Check Out Your Neighbor’s Art—Round 2
on June 15, 2009
By AYAKO MIE
For someone like me who does not have a car and has never driven, choosing a route to explore Oakland’s art scene was difficult. I decided to focus on art galleries along Telegraph Avenue. It turned out that Oakland is a walker-friendly art city.
I started out from The Warehouse at 416 26 St. where I was greeted by Jana Grover‘s Broken Mind series. If there had not been an artist’s name nearby, I might have thought they were done by a male painter. The color and the use of materials offer a powerful message.
For a Broken Mind V, Grover uses audio tape to represent a male brain The vinyl tape hangs across and down the painting creating a sense of an active, unsettled brain. It’s direct, honest and disturbing.
“Often the work is powerful and it may not go with your couch,” Grover said.
Next to Grover’s work was Kate Buckelew‘s mixed media painting. Her work is like pop-art wrapping paper with vivid colors.
However, I had a hard time figuring out what her Nude with Basketballs was about. But that was exactly what Buckelew was trying to achieve.
“I let people interpret my work the way they want,” said Buckelew, who used to do abstract paintings.
They are still perplexing. But I was comfortable with her enigmatic work, because she uses common motifs such as eggs and clouds that help with associations.
After experiencing works from two modern and abstract painters, I was relieved to see Sally Landis‘s Above Timberline, in which she draws the southern Sierra Mountains. Landis, a backpacking lover until she hurt her knees, knows how to reproduce the vivid color of the mountains. She sketches the line of the mountains from photos and then adds color to enhance their beauty. “Photography is terrible, it sometimes misses the contrast of the shadow,” said Landis.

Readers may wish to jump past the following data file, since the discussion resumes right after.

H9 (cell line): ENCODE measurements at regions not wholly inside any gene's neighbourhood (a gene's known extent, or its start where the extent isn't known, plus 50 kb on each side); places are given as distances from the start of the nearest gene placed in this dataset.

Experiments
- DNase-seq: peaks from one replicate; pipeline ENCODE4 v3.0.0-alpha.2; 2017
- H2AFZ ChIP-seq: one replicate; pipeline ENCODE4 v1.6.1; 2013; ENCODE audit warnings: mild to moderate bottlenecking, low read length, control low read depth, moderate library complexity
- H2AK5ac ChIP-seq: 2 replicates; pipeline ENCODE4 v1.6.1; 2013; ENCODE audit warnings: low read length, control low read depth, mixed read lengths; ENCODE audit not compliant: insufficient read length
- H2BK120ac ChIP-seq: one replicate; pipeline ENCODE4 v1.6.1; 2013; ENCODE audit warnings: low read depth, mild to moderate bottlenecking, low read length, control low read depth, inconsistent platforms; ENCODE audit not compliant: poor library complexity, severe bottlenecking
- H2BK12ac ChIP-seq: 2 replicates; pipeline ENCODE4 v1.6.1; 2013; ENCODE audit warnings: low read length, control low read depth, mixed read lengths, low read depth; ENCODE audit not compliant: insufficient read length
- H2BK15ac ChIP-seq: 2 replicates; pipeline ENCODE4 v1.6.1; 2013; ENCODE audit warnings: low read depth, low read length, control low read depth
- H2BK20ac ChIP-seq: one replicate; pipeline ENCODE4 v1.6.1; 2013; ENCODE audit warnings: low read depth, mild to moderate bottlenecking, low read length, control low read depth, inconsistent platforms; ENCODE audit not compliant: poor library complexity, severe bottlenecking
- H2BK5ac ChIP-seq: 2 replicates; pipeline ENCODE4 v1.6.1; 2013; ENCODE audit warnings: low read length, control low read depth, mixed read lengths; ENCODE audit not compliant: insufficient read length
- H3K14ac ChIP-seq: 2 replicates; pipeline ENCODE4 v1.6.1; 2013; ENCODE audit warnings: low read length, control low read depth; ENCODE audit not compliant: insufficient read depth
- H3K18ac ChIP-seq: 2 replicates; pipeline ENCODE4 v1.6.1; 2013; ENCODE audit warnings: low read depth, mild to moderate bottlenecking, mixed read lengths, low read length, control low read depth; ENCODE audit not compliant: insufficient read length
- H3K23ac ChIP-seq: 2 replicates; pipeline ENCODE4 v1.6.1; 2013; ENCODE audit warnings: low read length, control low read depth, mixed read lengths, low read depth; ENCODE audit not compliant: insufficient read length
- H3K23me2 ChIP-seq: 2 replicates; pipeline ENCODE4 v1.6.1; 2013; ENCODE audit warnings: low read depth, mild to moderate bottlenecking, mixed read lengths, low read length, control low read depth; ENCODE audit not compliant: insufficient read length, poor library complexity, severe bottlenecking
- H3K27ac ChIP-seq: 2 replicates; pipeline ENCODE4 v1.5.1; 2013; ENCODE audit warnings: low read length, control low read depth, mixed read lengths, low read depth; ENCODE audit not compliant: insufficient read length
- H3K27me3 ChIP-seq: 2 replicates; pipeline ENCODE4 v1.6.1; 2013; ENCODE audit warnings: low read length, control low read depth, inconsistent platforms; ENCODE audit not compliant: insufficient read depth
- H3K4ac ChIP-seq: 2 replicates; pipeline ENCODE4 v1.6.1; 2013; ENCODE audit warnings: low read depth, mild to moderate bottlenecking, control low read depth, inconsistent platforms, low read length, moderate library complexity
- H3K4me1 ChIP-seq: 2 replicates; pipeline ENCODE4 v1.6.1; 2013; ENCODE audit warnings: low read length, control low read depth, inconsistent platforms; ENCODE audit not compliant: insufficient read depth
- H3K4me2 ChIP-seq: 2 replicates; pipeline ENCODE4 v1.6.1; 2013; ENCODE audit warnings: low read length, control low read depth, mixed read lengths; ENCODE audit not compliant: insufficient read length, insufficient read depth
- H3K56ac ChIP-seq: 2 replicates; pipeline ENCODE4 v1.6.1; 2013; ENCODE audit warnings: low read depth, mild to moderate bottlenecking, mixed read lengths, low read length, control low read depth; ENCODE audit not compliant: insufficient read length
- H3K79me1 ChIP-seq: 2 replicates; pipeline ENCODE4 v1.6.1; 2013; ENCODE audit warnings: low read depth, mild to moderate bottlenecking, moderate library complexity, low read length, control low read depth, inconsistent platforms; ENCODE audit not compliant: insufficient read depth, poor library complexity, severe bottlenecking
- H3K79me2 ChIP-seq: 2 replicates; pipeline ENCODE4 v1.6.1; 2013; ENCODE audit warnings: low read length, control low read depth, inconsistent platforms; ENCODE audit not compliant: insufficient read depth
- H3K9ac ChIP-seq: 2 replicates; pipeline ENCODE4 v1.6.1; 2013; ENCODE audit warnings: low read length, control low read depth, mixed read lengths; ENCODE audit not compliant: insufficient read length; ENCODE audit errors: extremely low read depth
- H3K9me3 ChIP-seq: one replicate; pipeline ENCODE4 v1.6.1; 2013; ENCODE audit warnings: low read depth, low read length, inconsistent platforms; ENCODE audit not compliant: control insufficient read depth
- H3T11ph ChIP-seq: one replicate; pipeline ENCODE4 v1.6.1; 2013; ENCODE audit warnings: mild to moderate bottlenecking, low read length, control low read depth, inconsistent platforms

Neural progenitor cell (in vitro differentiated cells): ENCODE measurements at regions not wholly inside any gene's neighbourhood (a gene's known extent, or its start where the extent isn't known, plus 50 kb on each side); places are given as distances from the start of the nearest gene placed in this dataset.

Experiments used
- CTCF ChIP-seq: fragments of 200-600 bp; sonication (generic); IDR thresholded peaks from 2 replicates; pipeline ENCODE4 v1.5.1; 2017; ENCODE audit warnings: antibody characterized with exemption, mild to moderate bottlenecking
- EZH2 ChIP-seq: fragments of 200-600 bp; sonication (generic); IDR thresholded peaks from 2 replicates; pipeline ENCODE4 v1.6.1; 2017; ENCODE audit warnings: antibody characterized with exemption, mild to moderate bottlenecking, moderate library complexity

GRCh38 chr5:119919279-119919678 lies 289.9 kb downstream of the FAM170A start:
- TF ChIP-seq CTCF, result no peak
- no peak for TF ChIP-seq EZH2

I liked her piece that portrayed the Sierra Mountains in late afternoon. I never associated mountains with blue, but the color generated sharp and effective contrasts of sunlight and shadow.
The morning version of the same painting is currently hanging in the Yosemite Museum. Landis said that a man, who saw the morning version at the museum came and bought the afternoon version.”He was sitting in a sofa, seeing the picture for an hour. It was a good surprise at this economic time,” Landis said.